5 Ways to Make Debt Collection More Equitable
Customer payments are the primary source of revenue for most local governments and utilities. Many communities are finding ways to collect this much-needed revenue with equitable approaches that don’t disproportionately burden low-income households.
It’s a complex issue, and there’s no one-size-fits-all solution. Below are just a few ways to use technology to improve debt collection, by making payments more accessible, convenient, and transparent.
For a deeper dive, watch our webinar on the topic. In it, we discuss ways to approach data collection and analysis about the needs of varying demographics in your community, as well as examples of how other cities and counties have addressed debt collection.
1. Promote assistance programs where people pay their bills.
There are resources available for people who need help paying their bills, provided at the local, state, and federal levels. These may include benefits for specific populations like veterans or senior citizens, tax deductions, ways to appeal a fee, or assistance programs like LIHEAP that help low-income households with their energy costs. Help your customers find these programs by presenting relevant resources in the same place a person finds their bill — as a related resource online, an easy web application to enroll, or a simple survey preceding payments.
With the right technology, you can begin predicting which customers may need extra support, and suggest tailored benefits automatically. For example, if a household is enrolled in SNAP benefits, you can proactively provide them information about other financial assistance they may qualify for, and automate parts of their application using validated information they’ve already submitted.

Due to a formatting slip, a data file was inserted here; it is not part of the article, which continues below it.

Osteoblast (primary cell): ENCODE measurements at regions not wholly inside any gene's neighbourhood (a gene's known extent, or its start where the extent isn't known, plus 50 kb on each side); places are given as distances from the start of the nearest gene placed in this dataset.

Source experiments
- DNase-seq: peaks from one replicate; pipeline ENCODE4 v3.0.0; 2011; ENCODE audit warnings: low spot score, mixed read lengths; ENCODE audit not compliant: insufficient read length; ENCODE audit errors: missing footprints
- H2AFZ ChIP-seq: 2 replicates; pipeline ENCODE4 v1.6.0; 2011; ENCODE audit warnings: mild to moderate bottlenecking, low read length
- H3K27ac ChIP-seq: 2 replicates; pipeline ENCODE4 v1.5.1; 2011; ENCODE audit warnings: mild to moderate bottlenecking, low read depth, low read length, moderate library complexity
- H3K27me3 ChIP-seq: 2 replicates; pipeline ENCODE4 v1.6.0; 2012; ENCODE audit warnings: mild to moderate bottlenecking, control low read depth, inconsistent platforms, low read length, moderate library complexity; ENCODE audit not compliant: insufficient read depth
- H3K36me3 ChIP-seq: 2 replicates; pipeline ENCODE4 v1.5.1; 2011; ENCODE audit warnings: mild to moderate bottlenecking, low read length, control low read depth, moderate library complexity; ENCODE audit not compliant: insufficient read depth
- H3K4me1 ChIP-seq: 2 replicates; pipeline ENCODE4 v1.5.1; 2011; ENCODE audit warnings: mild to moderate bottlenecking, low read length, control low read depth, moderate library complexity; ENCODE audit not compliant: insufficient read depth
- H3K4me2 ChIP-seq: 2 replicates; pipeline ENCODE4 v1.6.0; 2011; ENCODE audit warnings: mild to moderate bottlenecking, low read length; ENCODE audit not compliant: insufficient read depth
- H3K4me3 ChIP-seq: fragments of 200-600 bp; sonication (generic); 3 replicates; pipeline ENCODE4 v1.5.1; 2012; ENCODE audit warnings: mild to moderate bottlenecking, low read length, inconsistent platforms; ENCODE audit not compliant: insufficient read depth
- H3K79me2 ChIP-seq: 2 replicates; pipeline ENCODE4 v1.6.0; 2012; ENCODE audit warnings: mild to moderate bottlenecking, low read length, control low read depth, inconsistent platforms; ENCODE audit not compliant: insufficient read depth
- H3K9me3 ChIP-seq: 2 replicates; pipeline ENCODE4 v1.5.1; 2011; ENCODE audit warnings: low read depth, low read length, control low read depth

2. Make it easy to enroll in payment plans.
Some people may find it easier to pay small amounts toward their bill rather than paying it all at once. Promote payment plan options in the same place where you inform people how to pay. The execution of a payment plan can be as simple as letting people fill out a form to request payment installments, or as sophisticated as having people securely store a preferred payment method and enroll in auto-payments toward their bill.
3. Provide a free way for people to pay their bills.
Many governments and utilities charge a service or convenience fee to offset credit card processing cost. Give your customers a way to pay their bills without incurring additional fees. This may include offering an online checkout option for people paying by bank account (ACH/eCheck), or an in-person way for people to pay using cash. (For example, CityBase payment kiosks never charge a fee for transactions made in cash.)
4. Be transparent about penalty fees and how to avoid them.
Let your customers know up front what your late fee policies are. Use plain, simple language to avoid confusion, and provide additional language options when possible. Communicate proactively about upcoming due dates and how a person can avoid penalties. For instance, let someone know if they can pay a portion of their bill in order to avoid extra charges, both online where they find their bill and via automated email alert.
5. Make it easy for everyone to pay their bills on time.
Your customers will have different preferences and needs when it comes to paying their bills. Some people may want to pay everything from their smartphones, while other customers may need to pay their bills in person, especially those who pay in cash due to preference or need. Some who pay in cash are unbanked and might not have the option to pay by check or credit card. Provide multiple payment options for every debt to ensure you’re not placing undue burden on certain populations. For instance, mobile-responsive web payments will help people easily pay online, even if they don’t have access to a computer. Self-service payment kiosks provide a secure and convenient option for people to pay in person using cash, card, or check. Kiosks can provide 24/7 service so that your customers don’t need to take time off work or miss out on hourly wages.
Local governments and utilities are tasked with serving everyone in their community. This means providing essential services to all, and it also means keeping the needs of diverse communities in mind when collecting fines, fees, and other bills. When you reduce the barriers for people to pay, you can streamline vital revenue collection while also providing a better customer experience for the people you serve.